Demand and Supply of Foreign Exchange

By: EconomyWatch   Date: 13 October 2010

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Demand and Supply of Foreign Exchange influences the determination of exchange rates and vice versa. The demand for foreign exchange is inversely proportional to the rise of exchange rate. As the exchange rate goes up the demand for foreign exchange declines. The quantity of foreign exchange demanded falls. The supply of foreign exchange shifts depending on demand and not on the exchange rate. If the supply aspect of transaction is plotted on a graph it will be vertical since the supply of foreign currency deposits available at any time is fixed.

If the supply of a country’s currency increases the value of the currency decreases in relation to other currencies and more money is required to buy the foreign exchanges.

Foreign Exchange Market

The transaction of a currency takes place in the foreign exchange market. The supply of a currency depends on the ups and downs of the market. In the market large financial institutions and banks trade with money.

Factors Affecting Demand and Supply of Foreign Exchange

The supply and demand of foreign exchange depends on lots of factors. They are:

  • Economic Factors that include economic policies formulated by central Banks and government agencies, economic reports, conditions and other economic indicators.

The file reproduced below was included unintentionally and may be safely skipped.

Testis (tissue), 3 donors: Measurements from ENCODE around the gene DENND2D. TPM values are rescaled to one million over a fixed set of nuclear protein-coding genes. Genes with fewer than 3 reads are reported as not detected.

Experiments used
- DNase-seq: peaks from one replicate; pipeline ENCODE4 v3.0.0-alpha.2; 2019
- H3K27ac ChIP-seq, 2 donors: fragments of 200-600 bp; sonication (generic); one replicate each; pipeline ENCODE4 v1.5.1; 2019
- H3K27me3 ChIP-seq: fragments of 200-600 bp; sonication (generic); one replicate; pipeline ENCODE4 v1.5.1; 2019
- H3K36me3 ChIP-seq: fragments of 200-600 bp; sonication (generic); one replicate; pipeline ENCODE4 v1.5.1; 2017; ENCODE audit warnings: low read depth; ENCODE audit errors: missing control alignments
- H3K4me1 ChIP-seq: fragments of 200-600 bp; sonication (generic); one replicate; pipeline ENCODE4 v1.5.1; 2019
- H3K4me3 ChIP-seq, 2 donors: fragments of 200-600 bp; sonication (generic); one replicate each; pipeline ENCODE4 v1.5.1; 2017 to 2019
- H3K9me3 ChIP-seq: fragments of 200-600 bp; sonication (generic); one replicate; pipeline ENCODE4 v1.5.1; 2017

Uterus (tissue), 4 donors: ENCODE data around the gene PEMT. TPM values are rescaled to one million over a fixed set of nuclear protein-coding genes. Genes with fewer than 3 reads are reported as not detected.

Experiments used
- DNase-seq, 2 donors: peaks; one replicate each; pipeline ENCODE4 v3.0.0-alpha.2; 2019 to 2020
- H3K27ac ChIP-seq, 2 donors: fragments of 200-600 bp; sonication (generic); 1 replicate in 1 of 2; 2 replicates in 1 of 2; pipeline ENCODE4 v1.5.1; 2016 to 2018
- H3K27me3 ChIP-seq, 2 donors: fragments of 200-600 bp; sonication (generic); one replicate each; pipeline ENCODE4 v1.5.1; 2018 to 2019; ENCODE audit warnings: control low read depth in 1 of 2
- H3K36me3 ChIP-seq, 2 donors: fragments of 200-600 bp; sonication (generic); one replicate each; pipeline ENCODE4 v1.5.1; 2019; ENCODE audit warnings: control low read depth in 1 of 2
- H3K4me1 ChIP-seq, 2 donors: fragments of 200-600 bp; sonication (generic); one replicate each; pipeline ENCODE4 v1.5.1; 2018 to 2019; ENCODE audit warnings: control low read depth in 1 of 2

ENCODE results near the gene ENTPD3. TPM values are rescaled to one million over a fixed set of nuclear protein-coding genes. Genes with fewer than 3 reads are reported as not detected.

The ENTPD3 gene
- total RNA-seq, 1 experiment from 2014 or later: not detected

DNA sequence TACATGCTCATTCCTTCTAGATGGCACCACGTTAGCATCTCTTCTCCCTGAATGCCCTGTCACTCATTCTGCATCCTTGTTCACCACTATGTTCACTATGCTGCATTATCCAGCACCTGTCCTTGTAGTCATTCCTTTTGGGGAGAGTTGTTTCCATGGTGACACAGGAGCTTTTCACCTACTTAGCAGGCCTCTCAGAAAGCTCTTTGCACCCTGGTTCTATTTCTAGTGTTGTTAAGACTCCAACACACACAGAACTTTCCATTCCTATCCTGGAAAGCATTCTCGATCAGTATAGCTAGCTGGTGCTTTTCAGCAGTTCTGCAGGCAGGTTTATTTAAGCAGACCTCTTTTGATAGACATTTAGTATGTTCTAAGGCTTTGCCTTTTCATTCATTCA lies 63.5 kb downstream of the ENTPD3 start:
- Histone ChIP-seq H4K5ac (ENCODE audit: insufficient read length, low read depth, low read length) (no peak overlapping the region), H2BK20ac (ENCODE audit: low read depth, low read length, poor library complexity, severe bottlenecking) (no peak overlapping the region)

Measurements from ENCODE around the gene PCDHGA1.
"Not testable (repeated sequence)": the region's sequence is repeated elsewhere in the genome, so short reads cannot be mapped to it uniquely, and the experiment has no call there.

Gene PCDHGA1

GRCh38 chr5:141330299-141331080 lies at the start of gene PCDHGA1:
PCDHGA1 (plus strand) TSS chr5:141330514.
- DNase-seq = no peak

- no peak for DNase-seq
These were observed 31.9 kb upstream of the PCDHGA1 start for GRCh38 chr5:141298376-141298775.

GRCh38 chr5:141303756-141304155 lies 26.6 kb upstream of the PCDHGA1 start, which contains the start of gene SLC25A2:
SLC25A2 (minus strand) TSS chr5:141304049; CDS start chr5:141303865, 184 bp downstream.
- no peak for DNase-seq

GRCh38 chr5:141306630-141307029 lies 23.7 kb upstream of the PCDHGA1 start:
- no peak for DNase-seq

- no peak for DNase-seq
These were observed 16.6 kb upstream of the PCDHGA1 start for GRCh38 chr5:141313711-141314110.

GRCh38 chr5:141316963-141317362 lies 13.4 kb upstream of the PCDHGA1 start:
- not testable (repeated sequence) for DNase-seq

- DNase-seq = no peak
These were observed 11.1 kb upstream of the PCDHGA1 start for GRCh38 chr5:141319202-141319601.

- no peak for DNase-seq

• Political conditions within and around the country also affect the currency market. Regional, central and international politics cast a profound effect on the currency market.
  • The Market Psychology and the perception of the traders and buyers also affect the currency market in various ways.All these factors affect the currency market and in turn the supply and demand of foreign exchange falters.

    Equilibrium in the Foreign Exchange Market

    Whatever the exchange rate may be the aim of world economy is to maintain equilibrium. The foreign exchange market is considered to be in equilibrium when the deposits of all the currencies provide equal rate of return that was expected. The Basic Equilibrium condition depends on interest rate parity. The interest rate parity condition is achieved when the anticipated returns on deposits of any two currencies are same when evaluated in the same currency. This essentially means that the assets are valued as equals. The potential foreign currency holders perceive all of them as equally desirable assets.

  • BOP Theory of Exchange Rate
  • Theory of Exchange Rate Determination
  • Purchasing Power Parity Theory of Exchange Rate
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